By the end of 2017, there were close to four million internally displaced persons (IDPs) in Europe, mostly in Ukraine, Turkey, Azerbaijan, Cyprus, Serbia and Bosnia and Herzegovina, the Council of Europe (CoE) said on Tuesday.
While the current patterns of internal displacement in Europe have mainly resulted from conflicts – some of which date back to the 1990s – and instability, some cases of displacement have emanated from the impact of natural disasters and climate change, for example in Italy following the earthquakes in 2016, and in Bosnia and Herzegovina due to floods in 2014.
Around 200,000 Greek Cypriots remain internally displaced since the Turkish invasion in 1974.
Many IDPs whose displacement has been protracted feel that they are spending their lives “in transit”. Often marginalised, with limited possibilities to enjoy their human rights in reality, and with no durable solutions in sight, it is scarcely surprising that their experience is one devoid of hope. Some of Europe’s IDPs have already remained in this situation for decades, the CoE said.
It said the population of IDPs worldwide is nearly double the population of refugees. At the time of the launch of the UN Guiding Principles, the number of IDPs worldwide stood at 25 million; by the end of 2017, it had increased to about 40 million people. However, the situation of IDPs has somewhat slipped off international agendas as attention was mainly focused on the situation of migrants, asylum-seekers and refugees who have left their countries.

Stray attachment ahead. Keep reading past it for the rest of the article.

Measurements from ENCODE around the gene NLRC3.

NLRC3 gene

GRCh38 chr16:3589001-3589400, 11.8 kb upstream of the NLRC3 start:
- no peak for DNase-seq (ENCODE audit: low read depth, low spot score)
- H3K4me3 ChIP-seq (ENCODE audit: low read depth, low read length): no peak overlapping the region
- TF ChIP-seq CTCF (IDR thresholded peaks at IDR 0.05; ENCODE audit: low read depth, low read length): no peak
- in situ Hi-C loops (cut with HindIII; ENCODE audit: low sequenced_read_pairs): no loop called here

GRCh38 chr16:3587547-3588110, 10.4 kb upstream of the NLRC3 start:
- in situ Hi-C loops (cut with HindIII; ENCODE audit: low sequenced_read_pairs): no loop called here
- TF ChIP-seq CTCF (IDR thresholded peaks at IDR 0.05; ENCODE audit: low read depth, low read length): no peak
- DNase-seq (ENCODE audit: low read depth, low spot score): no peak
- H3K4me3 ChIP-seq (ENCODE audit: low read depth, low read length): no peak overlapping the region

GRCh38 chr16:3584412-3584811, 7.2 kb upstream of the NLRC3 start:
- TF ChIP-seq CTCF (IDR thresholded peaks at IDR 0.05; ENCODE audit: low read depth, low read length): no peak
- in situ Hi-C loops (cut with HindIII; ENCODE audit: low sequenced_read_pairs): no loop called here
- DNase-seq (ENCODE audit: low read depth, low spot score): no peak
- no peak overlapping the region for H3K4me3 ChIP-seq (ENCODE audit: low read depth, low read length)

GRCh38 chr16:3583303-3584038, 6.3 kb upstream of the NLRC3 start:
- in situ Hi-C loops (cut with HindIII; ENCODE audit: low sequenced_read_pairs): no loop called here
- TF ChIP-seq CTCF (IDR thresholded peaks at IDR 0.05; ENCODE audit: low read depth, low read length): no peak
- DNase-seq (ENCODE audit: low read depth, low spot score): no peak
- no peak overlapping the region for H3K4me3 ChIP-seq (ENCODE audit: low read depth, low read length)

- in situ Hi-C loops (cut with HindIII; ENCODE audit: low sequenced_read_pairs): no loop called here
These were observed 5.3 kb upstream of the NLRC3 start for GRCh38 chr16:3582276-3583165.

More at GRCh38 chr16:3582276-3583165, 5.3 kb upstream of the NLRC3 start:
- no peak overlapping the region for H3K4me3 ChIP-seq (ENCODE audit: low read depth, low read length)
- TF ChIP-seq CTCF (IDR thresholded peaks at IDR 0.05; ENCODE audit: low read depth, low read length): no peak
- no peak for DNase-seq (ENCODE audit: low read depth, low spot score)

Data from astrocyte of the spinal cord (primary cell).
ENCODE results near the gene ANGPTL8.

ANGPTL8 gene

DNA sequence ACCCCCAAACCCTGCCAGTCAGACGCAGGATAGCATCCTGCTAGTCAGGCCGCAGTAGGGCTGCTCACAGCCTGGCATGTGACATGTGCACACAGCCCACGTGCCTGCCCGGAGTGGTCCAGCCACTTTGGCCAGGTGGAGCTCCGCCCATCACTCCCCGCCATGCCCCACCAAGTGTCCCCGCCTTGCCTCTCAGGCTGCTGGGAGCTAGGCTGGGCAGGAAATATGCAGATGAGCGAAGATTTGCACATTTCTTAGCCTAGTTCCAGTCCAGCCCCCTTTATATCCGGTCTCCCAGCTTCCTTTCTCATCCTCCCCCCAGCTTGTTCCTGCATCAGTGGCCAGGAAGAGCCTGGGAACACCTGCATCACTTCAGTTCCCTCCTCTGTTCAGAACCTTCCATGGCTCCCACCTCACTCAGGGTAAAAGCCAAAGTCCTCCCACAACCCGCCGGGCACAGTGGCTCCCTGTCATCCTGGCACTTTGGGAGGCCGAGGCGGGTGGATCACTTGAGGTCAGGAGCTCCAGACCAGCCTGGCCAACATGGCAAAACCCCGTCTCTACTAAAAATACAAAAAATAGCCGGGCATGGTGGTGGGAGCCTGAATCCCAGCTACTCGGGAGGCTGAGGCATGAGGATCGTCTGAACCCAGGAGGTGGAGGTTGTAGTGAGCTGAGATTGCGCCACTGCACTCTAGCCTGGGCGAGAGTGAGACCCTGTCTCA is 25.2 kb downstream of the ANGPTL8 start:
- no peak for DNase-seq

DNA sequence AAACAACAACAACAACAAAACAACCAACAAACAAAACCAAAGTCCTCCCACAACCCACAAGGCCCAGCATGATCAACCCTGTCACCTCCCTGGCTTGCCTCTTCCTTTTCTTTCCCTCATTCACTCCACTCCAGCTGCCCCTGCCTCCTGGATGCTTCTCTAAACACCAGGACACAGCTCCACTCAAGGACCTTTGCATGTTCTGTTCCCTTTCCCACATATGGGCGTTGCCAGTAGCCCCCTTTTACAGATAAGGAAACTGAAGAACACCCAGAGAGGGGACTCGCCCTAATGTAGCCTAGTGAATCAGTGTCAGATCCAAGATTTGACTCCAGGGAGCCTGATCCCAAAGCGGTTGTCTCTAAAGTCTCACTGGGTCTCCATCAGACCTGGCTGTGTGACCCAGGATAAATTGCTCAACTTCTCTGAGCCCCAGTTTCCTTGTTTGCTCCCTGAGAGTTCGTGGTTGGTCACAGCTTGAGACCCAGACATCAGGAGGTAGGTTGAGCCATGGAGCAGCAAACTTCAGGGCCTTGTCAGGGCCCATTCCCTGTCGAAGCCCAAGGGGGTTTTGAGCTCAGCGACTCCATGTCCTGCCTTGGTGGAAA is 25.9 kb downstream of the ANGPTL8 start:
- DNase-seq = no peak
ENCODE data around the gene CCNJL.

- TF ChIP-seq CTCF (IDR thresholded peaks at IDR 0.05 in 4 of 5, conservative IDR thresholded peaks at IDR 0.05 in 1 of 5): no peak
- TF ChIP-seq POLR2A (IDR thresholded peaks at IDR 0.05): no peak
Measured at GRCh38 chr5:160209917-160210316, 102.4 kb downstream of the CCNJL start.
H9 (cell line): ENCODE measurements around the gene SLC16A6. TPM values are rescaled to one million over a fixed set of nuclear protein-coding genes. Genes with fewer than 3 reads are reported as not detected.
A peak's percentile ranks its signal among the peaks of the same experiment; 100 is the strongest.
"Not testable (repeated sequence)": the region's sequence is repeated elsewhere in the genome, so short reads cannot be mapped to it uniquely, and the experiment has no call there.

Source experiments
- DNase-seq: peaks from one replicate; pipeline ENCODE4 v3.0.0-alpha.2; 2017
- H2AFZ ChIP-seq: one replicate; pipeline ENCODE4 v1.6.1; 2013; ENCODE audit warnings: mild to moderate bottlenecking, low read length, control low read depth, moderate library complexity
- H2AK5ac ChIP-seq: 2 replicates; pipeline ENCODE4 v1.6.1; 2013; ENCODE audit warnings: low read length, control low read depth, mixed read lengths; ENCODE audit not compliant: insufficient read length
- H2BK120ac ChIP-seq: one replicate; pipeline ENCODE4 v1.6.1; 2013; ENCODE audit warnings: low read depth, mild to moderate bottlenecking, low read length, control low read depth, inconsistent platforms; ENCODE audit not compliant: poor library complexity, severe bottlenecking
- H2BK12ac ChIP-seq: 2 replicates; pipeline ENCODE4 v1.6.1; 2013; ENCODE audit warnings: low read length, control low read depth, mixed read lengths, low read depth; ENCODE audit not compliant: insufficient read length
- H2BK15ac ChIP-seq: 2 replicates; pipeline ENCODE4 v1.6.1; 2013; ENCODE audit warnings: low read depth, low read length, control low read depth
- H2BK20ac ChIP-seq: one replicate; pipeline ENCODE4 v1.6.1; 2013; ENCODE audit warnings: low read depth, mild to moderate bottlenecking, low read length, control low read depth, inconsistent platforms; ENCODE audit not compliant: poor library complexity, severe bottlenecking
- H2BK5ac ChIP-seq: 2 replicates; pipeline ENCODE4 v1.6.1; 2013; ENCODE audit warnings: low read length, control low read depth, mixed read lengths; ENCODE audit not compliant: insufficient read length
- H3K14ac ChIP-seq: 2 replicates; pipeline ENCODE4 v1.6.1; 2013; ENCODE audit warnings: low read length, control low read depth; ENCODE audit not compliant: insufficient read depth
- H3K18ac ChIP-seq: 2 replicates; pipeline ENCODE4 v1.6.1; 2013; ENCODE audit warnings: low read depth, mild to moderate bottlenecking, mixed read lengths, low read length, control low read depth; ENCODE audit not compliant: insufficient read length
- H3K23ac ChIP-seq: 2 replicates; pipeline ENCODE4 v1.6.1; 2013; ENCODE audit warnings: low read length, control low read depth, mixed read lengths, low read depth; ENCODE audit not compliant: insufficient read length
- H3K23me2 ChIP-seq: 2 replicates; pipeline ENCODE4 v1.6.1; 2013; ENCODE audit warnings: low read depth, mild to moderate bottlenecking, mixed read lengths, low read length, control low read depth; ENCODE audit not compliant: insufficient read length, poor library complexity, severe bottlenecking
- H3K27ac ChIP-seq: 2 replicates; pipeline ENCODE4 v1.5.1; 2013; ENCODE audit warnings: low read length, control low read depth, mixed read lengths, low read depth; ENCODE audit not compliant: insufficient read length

In order to address this, on 17 April 2018, a multi-stakeholder Plan of Action for Advancing Prevention, Protection and Solutions for Internally Displaced People was launched, following a collaborative process involving the UN Special Rapporteur on the Human Rights of IDPs, UNHCR, OCHA, governments and NGOs. The Plan focuses on the following four priority areas for the next three years: participation of IDPs; national laws and policies on internal displacement; data and analysis on internal displacement; and addressing protracted displacement and supporting durable solutions.
“European governments can and should do much more to end the plight of IDPs. For one, they should put in place comprehensive strategies for preventing and addressing internal displacement in line with existing European and international standards,” the CoE said.
Council of Europe Committee of Ministers Recommendation Rec(2006)6 to member states on internally displaced persons specifies that “…[c]onditions for proper and sustainable integration of internally displaced persons following their displacement should be ensured”, and that national authorities bear the primary responsibility for providing protection and assistance to IDPs.
One of the key Guiding Principles is that displacement shall last no longer than required by the circumstances.
“However, we have seen many situations where “the circumstances” – as in the case of unresolved conflicts or turmoil – turn out to be protracted,” it added.
“Historically, many governments in Europe have designed their policies addressing internal displacement on the assumption that the situation that led to the displacement would not last, and that the displaced persons would be able and willing to return to their places of origin rather soon. However, over time it became clear that the very nature of the conflicts or disasters at the origin of displacement also required the consideration of other durable solutions and options.”